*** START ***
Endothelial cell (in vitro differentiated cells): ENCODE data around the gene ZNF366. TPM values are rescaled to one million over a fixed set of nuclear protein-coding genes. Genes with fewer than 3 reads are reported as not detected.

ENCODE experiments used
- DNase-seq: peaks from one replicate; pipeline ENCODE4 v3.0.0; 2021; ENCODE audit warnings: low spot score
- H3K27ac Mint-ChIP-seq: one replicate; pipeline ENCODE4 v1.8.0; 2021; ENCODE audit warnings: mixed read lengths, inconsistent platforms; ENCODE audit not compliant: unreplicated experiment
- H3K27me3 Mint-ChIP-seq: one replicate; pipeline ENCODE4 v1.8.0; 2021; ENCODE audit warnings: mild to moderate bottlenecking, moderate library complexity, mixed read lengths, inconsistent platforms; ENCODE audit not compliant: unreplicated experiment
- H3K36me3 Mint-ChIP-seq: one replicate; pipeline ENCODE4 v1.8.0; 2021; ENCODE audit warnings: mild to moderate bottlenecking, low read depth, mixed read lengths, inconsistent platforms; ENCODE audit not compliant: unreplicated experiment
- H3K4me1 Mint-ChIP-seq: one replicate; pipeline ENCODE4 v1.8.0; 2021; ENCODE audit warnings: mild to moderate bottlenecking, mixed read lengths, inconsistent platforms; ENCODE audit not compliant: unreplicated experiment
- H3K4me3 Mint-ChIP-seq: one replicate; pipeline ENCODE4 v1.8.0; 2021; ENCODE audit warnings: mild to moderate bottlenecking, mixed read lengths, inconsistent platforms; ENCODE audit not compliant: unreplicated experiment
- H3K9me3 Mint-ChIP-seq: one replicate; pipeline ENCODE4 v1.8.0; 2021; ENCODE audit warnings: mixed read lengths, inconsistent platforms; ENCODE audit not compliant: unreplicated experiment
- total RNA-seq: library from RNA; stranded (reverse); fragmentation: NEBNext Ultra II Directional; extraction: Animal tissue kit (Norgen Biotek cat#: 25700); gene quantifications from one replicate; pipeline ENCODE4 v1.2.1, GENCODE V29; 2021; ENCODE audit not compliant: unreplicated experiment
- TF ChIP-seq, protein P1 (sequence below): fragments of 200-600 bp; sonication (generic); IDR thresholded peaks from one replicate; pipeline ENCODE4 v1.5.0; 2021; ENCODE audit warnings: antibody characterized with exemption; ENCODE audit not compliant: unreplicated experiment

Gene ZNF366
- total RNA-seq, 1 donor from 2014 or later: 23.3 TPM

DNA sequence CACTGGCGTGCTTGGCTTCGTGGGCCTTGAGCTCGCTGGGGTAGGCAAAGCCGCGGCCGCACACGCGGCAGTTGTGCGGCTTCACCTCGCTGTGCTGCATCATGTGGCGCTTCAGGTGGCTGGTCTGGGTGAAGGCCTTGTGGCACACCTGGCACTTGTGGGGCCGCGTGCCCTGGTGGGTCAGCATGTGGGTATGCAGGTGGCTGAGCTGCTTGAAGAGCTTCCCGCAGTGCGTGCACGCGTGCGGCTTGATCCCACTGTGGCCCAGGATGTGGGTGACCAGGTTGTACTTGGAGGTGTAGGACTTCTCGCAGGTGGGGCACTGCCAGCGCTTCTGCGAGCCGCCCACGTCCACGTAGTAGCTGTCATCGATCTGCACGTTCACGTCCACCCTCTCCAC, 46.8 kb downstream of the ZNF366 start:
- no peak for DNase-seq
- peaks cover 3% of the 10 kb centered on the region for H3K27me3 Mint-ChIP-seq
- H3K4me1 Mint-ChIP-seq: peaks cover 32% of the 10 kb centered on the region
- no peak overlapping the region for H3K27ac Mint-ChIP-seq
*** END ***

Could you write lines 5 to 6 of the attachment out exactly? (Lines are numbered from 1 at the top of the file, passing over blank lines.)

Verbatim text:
- H3K27me3 Mint-ChIP-seq: one replicate; pipeline ENCODE4 v1.8.0; 2021; ENCODE audit warnings: mild to moderate bottlenecking, moderate library complexity, mixed read lengths, inconsistent platforms; ENCODE audit not compliant: unreplicated experiment
- H3K36me3 Mint-ChIP-seq: one replicate; pipeline ENCODE4 v1.8.0; 2021; ENCODE audit warnings: mild to moderate bottlenecking, low read depth, mixed read lengths, inconsistent platforms; ENCODE audit not compliant: unreplicated experiment